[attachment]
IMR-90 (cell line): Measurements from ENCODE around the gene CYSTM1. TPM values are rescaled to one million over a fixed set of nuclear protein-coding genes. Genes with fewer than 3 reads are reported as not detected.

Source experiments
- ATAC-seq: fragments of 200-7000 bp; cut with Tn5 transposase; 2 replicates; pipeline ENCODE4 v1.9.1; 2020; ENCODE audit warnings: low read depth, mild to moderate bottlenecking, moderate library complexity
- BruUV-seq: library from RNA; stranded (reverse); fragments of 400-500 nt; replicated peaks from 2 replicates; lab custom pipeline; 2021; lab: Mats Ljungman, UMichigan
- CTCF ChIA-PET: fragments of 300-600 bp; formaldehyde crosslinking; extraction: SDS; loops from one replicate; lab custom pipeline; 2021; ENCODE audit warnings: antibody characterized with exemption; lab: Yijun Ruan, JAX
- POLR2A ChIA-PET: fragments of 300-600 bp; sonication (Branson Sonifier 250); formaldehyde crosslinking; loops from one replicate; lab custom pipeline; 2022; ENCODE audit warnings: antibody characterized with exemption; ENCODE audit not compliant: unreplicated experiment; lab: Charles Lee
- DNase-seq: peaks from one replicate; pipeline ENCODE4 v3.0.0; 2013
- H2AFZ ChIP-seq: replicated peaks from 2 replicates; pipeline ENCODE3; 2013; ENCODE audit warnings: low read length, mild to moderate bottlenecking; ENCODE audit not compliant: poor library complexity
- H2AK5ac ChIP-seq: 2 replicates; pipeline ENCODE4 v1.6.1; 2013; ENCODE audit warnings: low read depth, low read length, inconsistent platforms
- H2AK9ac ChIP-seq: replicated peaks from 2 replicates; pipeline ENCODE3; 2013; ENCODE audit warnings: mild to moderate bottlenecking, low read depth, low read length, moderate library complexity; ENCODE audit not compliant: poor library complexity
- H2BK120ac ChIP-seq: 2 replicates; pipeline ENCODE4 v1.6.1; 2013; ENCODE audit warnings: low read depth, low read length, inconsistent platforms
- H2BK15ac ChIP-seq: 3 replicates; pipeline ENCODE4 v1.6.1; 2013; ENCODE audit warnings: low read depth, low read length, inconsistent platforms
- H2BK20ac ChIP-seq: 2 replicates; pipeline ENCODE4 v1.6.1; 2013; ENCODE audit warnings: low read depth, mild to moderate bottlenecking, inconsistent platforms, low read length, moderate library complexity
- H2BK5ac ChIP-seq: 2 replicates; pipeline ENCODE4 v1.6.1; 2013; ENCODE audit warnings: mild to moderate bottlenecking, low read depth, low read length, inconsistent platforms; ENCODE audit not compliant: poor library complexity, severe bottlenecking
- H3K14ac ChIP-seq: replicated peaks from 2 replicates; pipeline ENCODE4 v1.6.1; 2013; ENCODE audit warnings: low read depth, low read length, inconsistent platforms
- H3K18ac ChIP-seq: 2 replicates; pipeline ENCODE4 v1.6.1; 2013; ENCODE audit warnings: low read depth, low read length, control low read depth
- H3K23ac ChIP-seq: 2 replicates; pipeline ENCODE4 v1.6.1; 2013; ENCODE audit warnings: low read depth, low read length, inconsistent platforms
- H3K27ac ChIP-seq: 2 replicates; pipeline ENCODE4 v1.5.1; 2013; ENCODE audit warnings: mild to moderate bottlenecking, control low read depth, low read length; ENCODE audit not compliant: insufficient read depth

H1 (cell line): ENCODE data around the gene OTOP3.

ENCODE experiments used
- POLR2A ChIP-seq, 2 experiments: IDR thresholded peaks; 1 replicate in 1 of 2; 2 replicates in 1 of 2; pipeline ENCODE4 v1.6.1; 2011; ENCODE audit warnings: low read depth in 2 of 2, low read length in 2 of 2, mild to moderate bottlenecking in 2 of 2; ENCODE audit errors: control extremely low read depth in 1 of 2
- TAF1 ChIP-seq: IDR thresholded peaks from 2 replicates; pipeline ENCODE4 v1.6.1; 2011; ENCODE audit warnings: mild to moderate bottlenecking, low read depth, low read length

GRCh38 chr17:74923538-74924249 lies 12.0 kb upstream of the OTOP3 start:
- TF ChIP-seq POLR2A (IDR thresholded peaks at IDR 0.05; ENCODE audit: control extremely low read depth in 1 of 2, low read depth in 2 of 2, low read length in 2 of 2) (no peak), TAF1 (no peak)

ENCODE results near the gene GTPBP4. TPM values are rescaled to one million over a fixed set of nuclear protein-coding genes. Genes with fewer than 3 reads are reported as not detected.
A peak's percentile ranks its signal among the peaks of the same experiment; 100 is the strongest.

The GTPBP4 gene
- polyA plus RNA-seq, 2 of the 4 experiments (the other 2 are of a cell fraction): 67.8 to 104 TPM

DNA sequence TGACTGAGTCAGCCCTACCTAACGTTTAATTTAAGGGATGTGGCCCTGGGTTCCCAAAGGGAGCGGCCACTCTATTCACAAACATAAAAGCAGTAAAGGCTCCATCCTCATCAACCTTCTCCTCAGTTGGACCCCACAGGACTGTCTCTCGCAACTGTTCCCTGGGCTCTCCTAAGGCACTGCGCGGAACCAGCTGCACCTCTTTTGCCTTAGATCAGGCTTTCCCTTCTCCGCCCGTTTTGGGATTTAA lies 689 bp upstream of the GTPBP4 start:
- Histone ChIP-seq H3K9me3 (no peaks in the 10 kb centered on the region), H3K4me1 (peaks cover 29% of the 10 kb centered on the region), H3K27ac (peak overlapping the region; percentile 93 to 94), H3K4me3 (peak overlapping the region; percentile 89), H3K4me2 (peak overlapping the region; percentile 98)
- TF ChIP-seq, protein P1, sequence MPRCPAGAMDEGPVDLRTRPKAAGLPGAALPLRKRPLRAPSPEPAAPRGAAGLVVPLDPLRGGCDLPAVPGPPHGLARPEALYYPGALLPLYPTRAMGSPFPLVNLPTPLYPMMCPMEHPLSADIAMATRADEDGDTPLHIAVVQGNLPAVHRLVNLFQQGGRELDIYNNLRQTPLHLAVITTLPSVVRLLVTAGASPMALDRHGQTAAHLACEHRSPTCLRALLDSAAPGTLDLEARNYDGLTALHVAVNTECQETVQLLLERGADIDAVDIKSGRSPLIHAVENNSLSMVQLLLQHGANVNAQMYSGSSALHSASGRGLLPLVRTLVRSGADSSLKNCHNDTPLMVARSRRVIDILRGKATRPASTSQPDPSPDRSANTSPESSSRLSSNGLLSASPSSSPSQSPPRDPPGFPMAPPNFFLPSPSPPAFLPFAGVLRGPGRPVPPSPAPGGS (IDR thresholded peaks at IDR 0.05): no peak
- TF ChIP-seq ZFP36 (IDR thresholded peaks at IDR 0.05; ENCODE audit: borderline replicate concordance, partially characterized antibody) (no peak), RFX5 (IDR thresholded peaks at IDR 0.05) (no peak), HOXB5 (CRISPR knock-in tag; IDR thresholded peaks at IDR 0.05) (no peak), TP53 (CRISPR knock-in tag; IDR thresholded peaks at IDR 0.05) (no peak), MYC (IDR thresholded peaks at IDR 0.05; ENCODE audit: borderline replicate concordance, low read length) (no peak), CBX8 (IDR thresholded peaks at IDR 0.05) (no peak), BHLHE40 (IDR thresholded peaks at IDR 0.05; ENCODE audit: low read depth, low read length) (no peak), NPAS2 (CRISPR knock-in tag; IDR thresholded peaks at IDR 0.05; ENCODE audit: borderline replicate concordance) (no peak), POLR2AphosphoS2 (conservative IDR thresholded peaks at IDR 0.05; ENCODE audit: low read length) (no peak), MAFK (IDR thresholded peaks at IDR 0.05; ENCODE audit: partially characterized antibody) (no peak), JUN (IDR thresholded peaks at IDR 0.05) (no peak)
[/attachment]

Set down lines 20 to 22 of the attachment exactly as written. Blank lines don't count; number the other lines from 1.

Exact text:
ENCODE experiments used
- POLR2A ChIP-seq, 2 experiments: IDR thresholded peaks; 1 replicate in 1 of 2; 2 replicates in 1 of 2; pipeline ENCODE4 v1.6.1; 2011; ENCODE audit warnings: low read depth in 2 of 2, low read length in 2 of 2, mild to moderate bottlenecking in 2 of 2; ENCODE audit errors: control extremely low read depth in 1 of 2
- TAF1 ChIP-seq: IDR thresholded peaks from 2 replicates; pipeline ENCODE4 v1.6.1; 2011; ENCODE audit warnings: mild to moderate bottlenecking, low read depth, low read length